Judy Murray at the Union: serving up her experiences with sexism and being in the spotlight

Image credit: Martin H

Judy Murray was brought into the spotlight abruptly at Wimbledon 2005 during her son, Andy’s, senior men’s singles debut. “The nature of tennis is such that you have 20 seconds between a point, 90 seconds in a change of ends, no ad breaks and cameras looking to fill the gaps. [We were all] thrust into the spotlight at that time - and had no idea how to deal with it because nobody prepares you for all of that. So that was a massive learning curve to suddenly have to deal with people door-stepping you, paparazzi outside your door, seeing yourself on TV.” She recounts a particular anecdote of watching the Wimbledon highlights on television, waiting to see her son and instead seeing a clip of herself clapping, arms above her head, in slow motion. “I used to clap above my head because when the boys were wee, you wanted them to be able to pick you out.” Judy adds that now her style is a little more sedate, particularly with the cameras watching at all times. “I think, because it was all new and exciting, that I started to get picked out without asking to be picked out, the cameras just find you – and then all the pictures that seemed to be printed of me were all pumping my fist or bearing my teeth… I don’t do that every single point, only when it’s a really good one!”

“They painted a picture of me that made me look like I was an over-aggressive, pushy mother.” She explains, remarking that it was a difficult period for the family.  “I think it was because I was probably an unusual dynamic of a mother of sons, whereas you’d have a father of daughters with Richard and Serena and Venus, Rafa [Nadal] had his uncle […] Parents being involved in coaching their kids in tennis is actually not unusual, because it’s such an expensive sport that many parents start off learning how to coach their kids because they can’t afford to pay a coach to travel with them.” She adds, of the public view of her that “I think it’s different now because I think when I did Fed Cup captain, they probably realised I was a good coach!”

Judy Murray first qualified as a coach aged 17, and as such her five-year reign as the captain of GB’s Federation Cup team before she resigned in 2016 is hardly the only example of her tennis prowess. She won 64 titles in Scotland during her junior and senior career, as well as playing abroad at the World Student Games and on the professional circuit. She also spent 10 years as the Scottish national coach. The Murray family’s tennis careers have not come without obstacles, however. In her own youth, playing in Scotland, she recounted how a lack of indoor courts meant that she could only play tennis in the summer, turning to squash and badminton for the rest of the year. She stated that when it came to supporting her sons’ tennis careers, trying to raise the money was perhaps the hardest part, as there is no big prize money in junior tennis. “In the early rungs you’re always spending more than you’re making.” Sexism was also ever-present, and Judy remembers told by a tutor on a coaching course she had joined that “You’re very lucky to have a place on the course. We had to turn away a lot of men.”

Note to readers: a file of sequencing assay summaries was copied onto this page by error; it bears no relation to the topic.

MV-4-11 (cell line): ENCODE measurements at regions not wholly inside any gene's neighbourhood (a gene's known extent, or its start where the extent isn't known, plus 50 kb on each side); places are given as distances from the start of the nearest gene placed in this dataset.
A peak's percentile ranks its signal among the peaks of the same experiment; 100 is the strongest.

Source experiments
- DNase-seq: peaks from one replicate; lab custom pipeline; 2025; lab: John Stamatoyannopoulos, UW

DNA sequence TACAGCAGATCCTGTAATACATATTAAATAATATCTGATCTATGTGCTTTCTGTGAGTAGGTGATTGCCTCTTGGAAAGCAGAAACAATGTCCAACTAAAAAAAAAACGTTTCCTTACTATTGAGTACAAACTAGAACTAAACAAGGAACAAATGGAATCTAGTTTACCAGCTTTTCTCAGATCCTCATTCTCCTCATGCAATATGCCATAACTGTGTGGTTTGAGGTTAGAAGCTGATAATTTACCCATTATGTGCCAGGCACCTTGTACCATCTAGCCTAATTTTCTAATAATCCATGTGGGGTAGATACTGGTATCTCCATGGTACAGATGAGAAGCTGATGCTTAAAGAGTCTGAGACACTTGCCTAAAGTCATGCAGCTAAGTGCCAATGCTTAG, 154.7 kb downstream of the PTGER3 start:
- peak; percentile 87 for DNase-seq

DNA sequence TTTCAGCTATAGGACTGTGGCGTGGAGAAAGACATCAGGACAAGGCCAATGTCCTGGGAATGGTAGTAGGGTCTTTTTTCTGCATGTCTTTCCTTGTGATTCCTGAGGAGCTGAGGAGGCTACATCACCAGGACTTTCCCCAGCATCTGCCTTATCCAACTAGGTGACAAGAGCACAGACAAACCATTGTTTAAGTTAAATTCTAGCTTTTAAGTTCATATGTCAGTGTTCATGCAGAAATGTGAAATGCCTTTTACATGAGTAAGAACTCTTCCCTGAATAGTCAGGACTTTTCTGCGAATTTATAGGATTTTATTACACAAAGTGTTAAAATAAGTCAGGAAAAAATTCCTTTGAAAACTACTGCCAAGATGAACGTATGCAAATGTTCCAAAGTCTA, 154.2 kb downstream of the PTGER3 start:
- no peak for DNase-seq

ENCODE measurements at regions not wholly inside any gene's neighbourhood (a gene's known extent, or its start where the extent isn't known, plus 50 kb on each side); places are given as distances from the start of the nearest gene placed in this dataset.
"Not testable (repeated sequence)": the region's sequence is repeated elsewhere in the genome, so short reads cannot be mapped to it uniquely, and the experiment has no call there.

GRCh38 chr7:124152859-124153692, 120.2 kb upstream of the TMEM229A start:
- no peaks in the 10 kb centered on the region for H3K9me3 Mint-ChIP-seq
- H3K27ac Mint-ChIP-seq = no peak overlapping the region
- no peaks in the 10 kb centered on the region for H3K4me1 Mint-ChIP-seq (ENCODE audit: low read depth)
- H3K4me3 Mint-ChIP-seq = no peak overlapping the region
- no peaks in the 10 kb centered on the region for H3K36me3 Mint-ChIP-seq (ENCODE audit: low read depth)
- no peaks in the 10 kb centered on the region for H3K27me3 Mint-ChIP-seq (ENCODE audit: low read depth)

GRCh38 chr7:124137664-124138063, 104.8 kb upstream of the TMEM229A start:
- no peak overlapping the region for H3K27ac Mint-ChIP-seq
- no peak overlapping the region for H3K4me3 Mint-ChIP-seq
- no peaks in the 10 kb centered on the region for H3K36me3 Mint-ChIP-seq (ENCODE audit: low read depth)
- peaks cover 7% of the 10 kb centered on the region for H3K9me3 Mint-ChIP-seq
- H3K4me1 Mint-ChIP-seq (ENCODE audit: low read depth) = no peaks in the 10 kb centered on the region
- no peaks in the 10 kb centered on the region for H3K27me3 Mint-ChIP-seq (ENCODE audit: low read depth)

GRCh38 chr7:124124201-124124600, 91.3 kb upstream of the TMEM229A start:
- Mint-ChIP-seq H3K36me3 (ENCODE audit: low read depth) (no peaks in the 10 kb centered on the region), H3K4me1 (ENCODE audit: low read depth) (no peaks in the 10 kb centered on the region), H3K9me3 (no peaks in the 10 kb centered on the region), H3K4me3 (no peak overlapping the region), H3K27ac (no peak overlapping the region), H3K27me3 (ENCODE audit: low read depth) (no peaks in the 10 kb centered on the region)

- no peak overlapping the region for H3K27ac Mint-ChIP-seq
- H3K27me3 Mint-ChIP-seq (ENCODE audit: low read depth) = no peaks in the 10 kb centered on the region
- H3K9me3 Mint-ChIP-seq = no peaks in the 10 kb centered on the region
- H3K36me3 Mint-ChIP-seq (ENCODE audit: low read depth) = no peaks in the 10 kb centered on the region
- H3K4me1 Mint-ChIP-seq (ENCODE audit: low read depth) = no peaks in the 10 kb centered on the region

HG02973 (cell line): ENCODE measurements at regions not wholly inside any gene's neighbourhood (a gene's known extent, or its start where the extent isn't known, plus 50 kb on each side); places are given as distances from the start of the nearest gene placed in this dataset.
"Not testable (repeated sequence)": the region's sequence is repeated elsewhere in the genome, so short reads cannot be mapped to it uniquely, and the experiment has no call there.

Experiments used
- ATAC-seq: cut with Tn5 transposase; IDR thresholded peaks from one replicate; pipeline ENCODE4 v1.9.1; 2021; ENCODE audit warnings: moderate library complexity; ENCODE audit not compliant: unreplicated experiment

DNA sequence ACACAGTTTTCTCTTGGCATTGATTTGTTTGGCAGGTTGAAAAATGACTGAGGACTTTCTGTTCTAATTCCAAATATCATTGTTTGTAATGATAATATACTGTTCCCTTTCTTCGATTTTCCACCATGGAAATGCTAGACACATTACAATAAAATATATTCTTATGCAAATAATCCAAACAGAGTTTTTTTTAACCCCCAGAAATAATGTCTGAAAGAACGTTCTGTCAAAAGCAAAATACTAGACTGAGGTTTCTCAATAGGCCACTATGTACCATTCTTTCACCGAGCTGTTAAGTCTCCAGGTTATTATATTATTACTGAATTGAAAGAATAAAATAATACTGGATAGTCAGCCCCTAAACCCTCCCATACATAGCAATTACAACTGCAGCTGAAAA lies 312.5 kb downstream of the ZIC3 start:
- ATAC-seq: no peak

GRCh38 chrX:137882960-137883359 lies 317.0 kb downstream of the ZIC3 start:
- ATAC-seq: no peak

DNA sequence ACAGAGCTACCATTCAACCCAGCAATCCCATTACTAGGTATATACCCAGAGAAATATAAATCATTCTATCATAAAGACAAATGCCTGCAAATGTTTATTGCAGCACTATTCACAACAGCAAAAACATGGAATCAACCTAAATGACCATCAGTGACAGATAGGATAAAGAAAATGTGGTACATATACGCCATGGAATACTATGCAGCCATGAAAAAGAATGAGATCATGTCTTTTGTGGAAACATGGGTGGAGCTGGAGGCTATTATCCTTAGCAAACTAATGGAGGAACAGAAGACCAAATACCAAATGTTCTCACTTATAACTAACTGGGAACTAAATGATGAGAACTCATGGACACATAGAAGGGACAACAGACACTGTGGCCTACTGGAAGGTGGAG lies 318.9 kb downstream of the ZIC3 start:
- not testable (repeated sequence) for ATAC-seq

She believes the world of sport is changing for the better: “I think there has been a real groundswell around women’s sport. […] I’m a big advocate of more females coaching sport at all levels - we need role models at every stage.” “I’m also hugely pushing the need for career pathways for women in coaching. In our sport, if you’re a young female and want to go into tennis coaching, you would really struggle to find a job with a salary.” Judy Murray herself is heavily involved in getting more women into tennis, with programs such as ‘Miss-Hits’ and ‘She Rallies’ working on promoting women’s grassroots and coaching. Tennis is just one part of a bigger picture, however. “The investment that has come over the last – in some sports, maybe about five years – into the level of performance of women’s sport, particularly team sports, is starting to pay off and you can see the success of certainly the England national teams. The lionesses, the rugby, the cricket world cup, the netball, the hockey. These are great for visibility.”

With an OBE under her belt, and her memoir “Knowing the Score” now out, Judy Murray now looks to the future. She says that she would love to open a tennis and multi-sports centre in Dunblane, to provide affordable training as a charitable trust, wanting to leave behind “a bricks and mortar legacy for Jamie and Andy,” then adding, “and leave Scottish tennis in good hands for years to come.”

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